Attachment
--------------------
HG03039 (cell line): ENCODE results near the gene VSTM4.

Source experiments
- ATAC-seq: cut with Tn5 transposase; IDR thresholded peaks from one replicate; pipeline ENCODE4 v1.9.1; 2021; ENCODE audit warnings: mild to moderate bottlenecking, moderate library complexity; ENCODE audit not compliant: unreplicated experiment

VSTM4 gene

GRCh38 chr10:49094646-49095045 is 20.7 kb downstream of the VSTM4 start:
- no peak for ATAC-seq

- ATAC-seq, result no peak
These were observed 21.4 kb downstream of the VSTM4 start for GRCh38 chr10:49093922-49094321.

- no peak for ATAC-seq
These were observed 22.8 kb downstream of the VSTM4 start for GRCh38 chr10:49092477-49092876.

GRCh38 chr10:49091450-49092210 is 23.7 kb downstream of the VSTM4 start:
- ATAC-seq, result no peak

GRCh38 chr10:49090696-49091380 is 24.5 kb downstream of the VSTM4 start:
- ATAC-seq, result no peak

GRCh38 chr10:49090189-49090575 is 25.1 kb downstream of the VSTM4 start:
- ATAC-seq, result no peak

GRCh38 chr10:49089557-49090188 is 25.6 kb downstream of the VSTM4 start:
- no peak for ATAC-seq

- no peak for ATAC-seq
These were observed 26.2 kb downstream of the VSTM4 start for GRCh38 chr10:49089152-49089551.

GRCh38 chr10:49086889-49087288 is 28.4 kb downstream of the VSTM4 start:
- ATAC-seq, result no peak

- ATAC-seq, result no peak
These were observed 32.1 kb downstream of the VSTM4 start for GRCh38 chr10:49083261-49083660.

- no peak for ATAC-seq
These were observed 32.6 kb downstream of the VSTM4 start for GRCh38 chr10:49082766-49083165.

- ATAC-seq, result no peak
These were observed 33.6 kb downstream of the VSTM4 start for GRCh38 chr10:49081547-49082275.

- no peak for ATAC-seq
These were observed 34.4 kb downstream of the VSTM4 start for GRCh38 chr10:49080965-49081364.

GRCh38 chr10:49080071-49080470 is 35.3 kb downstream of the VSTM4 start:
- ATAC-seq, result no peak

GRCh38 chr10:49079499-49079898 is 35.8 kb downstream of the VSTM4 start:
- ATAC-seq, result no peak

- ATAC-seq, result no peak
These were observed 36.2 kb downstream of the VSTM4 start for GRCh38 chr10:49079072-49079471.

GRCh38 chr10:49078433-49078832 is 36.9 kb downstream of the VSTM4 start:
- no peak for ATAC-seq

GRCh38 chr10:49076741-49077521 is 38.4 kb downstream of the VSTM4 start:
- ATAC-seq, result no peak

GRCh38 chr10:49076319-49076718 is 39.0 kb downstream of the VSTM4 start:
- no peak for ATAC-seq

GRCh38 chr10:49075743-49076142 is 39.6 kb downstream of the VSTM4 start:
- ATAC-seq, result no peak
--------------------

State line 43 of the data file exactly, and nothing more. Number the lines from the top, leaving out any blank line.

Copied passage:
GRCh38 chr10:49075743-49076142 is 39.6 kb downstream of the VSTM4 start: